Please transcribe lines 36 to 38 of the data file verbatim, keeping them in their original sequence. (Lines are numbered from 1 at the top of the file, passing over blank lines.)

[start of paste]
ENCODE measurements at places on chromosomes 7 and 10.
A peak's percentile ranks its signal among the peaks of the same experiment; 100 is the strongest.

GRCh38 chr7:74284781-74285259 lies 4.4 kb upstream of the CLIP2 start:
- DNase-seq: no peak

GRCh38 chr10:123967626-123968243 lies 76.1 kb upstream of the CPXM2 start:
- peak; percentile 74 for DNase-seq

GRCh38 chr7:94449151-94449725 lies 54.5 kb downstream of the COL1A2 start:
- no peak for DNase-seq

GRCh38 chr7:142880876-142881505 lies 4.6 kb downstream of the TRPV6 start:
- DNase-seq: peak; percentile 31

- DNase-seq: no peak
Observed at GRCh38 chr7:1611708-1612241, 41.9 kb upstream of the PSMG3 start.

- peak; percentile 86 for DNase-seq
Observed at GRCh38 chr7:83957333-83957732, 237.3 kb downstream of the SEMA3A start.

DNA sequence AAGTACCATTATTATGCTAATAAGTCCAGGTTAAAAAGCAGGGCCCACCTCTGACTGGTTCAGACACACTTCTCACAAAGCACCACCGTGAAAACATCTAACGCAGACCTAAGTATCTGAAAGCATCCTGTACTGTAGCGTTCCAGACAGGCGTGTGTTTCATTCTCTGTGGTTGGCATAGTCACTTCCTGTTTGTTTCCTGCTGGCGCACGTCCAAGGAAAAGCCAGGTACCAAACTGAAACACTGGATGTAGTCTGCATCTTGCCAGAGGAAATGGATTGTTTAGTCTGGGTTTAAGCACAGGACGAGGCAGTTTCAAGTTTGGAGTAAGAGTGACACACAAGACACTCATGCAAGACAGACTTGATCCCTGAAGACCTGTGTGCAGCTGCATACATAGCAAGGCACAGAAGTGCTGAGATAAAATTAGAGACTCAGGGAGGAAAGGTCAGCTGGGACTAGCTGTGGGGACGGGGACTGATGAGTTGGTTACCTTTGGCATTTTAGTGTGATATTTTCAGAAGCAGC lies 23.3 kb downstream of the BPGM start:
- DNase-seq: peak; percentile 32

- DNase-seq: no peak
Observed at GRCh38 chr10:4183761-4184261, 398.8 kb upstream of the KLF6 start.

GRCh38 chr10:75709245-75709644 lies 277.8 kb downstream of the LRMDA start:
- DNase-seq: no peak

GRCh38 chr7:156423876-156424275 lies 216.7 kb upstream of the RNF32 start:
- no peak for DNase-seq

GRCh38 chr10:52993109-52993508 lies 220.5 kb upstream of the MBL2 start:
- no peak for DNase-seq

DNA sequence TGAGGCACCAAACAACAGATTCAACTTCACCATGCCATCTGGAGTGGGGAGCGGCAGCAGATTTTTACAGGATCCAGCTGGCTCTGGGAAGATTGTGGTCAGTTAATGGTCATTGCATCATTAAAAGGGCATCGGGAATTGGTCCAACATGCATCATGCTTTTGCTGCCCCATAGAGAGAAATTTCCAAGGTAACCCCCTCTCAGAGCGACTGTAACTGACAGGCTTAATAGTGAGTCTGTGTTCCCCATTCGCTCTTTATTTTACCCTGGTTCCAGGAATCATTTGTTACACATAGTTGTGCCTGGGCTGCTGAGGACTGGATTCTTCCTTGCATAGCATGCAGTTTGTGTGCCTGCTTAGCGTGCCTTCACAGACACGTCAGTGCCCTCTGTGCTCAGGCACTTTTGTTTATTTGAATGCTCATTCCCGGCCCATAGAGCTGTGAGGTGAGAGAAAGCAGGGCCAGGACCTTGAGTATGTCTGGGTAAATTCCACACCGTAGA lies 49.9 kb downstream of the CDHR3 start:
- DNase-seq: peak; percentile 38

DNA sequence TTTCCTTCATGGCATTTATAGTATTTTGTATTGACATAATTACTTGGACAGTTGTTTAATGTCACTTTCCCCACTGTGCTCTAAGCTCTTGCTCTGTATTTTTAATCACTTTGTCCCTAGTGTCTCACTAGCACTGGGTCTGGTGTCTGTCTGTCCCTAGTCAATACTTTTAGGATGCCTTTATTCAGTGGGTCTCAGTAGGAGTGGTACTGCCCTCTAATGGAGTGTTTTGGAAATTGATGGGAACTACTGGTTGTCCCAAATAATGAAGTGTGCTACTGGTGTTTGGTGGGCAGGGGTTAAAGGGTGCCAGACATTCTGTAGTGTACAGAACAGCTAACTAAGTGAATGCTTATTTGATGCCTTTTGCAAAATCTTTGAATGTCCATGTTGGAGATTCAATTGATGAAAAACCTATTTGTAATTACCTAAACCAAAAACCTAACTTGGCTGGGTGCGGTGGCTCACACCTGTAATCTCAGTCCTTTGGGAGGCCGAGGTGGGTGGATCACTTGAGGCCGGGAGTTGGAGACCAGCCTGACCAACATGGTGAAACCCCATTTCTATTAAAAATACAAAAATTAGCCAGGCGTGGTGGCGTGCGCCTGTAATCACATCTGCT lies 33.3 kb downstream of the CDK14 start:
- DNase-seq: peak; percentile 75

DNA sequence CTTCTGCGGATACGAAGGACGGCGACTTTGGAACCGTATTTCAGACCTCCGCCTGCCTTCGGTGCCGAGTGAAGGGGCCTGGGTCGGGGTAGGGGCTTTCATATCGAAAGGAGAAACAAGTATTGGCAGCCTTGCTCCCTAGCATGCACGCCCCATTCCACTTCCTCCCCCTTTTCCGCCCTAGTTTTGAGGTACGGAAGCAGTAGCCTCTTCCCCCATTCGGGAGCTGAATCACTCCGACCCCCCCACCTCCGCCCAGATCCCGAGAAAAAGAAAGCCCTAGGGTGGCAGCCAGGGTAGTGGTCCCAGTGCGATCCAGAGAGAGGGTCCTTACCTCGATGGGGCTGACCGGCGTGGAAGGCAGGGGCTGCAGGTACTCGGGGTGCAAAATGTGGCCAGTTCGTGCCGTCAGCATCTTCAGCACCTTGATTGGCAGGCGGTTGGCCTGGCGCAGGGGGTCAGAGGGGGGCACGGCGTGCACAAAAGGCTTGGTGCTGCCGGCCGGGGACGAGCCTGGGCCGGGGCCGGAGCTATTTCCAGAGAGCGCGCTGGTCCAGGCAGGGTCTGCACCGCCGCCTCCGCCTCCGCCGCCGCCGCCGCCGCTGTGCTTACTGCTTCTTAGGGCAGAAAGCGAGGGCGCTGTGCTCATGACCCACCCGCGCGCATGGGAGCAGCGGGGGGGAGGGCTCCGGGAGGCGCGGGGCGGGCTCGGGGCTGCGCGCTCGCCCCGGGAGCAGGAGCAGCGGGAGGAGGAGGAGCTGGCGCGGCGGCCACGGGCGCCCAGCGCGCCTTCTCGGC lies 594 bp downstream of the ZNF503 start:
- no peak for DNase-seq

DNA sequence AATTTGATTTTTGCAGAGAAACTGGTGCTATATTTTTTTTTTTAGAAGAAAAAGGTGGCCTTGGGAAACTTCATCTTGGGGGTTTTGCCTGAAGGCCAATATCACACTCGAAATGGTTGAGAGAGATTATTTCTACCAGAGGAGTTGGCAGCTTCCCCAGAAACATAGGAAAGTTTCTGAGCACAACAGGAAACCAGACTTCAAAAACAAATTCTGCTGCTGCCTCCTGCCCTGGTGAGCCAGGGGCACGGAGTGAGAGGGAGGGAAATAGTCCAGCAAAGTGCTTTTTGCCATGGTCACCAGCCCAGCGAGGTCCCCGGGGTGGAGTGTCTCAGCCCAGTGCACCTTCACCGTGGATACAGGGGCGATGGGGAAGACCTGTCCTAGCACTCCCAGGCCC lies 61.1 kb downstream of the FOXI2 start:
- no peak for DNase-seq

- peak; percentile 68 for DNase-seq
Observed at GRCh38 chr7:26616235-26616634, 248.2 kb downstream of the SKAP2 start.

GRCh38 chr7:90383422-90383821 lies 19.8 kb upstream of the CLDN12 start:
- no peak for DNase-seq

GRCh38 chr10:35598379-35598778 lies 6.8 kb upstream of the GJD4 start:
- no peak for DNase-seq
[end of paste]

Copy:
- no peak for DNase-seq

GRCh38 chr10:35598379-35598778 lies 6.8 kb upstream of the GJD4 start:
- no peak for DNase-seq